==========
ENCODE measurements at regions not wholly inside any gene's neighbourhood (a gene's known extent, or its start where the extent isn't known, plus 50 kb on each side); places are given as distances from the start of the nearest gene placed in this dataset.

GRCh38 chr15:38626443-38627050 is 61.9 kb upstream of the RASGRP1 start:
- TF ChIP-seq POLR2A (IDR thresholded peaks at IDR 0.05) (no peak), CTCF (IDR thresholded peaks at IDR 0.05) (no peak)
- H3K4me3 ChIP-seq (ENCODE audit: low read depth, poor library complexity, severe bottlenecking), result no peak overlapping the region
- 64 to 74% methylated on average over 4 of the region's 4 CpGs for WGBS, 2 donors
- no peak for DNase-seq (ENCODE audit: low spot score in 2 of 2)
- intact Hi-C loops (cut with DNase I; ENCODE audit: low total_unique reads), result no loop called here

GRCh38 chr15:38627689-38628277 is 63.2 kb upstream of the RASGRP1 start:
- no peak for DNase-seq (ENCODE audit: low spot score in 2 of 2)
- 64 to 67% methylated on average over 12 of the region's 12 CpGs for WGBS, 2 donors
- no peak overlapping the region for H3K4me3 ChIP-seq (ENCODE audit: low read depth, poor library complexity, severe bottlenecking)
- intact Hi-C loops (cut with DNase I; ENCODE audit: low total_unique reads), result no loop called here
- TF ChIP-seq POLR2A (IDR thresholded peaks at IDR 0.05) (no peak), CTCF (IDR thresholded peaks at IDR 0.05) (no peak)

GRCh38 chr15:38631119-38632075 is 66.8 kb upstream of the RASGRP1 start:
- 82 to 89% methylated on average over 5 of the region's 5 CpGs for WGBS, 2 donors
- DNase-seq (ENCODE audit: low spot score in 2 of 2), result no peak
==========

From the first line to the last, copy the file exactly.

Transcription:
ENCODE measurements at regions not wholly inside any gene's neighbourhood (a gene's known extent, or its start where the extent isn't known, plus 50 kb on each side); places are given as distances from the start of the nearest gene placed in this dataset.

GRCh38 chr15:38626443-38627050 is 61.9 kb upstream of the RASGRP1 start:
- TF ChIP-seq POLR2A (IDR thresholded peaks at IDR 0.05) (no peak), CTCF (IDR thresholded peaks at IDR 0.05) (no peak)
- H3K4me3 ChIP-seq (ENCODE audit: low read depth, poor library complexity, severe bottlenecking), result no peak overlapping the region
- 64 to 74% methylated on average over 4 of the region's 4 CpGs for WGBS, 2 donors
- no peak for DNase-seq (ENCODE audit: low spot score in 2 of 2)
- intact Hi-C loops (cut with DNase I; ENCODE audit: low total_unique reads), result no loop called here

GRCh38 chr15:38627689-38628277 is 63.2 kb upstream of the RASGRP1 start:
- no peak for DNase-seq (ENCODE audit: low spot score in 2 of 2)
- 64 to 67% methylated on average over 12 of the region's 12 CpGs for WGBS, 2 donors
- no peak overlapping the region for H3K4me3 ChIP-seq (ENCODE audit: low read depth, poor library complexity, severe bottlenecking)
- intact Hi-C loops (cut with DNase I; ENCODE audit: low total_unique reads), result no loop called here
- TF ChIP-seq POLR2A (IDR thresholded peaks at IDR 0.05) (no peak), CTCF (IDR thresholded peaks at IDR 0.05) (no peak)

GRCh38 chr15:38631119-38632075 is 66.8 kb upstream of the RASGRP1 start:
- 82 to 89% methylated on average over 5 of the region's 5 CpGs for WGBS, 2 donors
- DNase-seq (ENCODE audit: low spot score in 2 of 2), result no peak